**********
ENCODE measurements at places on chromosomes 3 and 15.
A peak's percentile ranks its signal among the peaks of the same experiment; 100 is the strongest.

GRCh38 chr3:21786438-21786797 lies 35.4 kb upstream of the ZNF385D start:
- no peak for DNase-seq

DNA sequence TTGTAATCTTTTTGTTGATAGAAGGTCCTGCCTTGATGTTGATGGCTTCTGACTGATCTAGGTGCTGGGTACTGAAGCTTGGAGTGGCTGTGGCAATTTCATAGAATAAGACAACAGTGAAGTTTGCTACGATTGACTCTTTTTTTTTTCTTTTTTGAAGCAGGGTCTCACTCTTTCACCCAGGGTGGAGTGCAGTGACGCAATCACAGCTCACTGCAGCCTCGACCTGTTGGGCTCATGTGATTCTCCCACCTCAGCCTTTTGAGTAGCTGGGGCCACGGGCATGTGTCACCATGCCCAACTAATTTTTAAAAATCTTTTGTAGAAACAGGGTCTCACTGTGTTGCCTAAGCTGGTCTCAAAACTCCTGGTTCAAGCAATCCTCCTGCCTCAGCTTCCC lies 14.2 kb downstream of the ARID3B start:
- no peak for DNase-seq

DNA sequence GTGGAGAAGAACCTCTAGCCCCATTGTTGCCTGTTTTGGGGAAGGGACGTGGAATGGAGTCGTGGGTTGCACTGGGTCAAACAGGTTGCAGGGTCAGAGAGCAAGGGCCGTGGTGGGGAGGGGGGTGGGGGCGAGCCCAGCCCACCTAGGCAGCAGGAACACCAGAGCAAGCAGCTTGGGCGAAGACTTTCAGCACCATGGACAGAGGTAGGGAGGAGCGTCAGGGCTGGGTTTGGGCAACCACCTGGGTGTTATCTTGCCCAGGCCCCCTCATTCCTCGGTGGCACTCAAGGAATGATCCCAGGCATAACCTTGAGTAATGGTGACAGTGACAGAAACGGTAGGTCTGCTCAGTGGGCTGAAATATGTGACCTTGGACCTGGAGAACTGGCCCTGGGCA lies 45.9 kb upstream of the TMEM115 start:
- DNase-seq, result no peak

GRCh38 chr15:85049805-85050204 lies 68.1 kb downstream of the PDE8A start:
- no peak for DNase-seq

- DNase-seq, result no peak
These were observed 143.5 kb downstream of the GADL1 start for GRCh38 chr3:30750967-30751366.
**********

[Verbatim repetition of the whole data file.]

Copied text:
ENCODE measurements at places on chromosomes 3 and 15.
A peak's percentile ranks its signal among the peaks of the same experiment; 100 is the strongest.

GRCh38 chr3:21786438-21786797 lies 35.4 kb upstream of the ZNF385D start:
- no peak for DNase-seq

DNA sequence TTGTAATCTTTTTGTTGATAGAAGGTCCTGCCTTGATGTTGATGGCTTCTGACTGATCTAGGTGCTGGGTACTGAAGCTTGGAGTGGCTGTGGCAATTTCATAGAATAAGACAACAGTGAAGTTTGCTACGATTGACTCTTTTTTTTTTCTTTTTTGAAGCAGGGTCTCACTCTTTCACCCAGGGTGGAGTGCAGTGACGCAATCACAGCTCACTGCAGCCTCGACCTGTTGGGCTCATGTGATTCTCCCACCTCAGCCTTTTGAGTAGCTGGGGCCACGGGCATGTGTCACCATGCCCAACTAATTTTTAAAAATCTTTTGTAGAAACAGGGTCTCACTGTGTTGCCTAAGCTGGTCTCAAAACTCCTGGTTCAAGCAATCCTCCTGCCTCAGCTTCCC lies 14.2 kb downstream of the ARID3B start:
- no peak for DNase-seq

DNA sequence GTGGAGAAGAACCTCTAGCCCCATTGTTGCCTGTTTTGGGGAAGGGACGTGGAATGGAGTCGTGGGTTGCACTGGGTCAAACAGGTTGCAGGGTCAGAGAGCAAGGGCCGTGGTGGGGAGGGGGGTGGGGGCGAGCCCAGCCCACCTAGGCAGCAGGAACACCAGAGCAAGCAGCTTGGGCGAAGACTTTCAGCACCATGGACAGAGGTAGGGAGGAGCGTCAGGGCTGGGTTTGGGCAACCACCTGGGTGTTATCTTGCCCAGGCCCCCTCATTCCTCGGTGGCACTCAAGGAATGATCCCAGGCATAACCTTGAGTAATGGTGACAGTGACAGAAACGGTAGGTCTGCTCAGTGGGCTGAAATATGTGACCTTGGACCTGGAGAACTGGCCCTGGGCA lies 45.9 kb upstream of the TMEM115 start:
- DNase-seq, result no peak

GRCh38 chr15:85049805-85050204 lies 68.1 kb downstream of the PDE8A start:
- no peak for DNase-seq

- DNase-seq, result no peak
These were observed 143.5 kb downstream of the GADL1 start for GRCh38 chr3:30750967-30751366.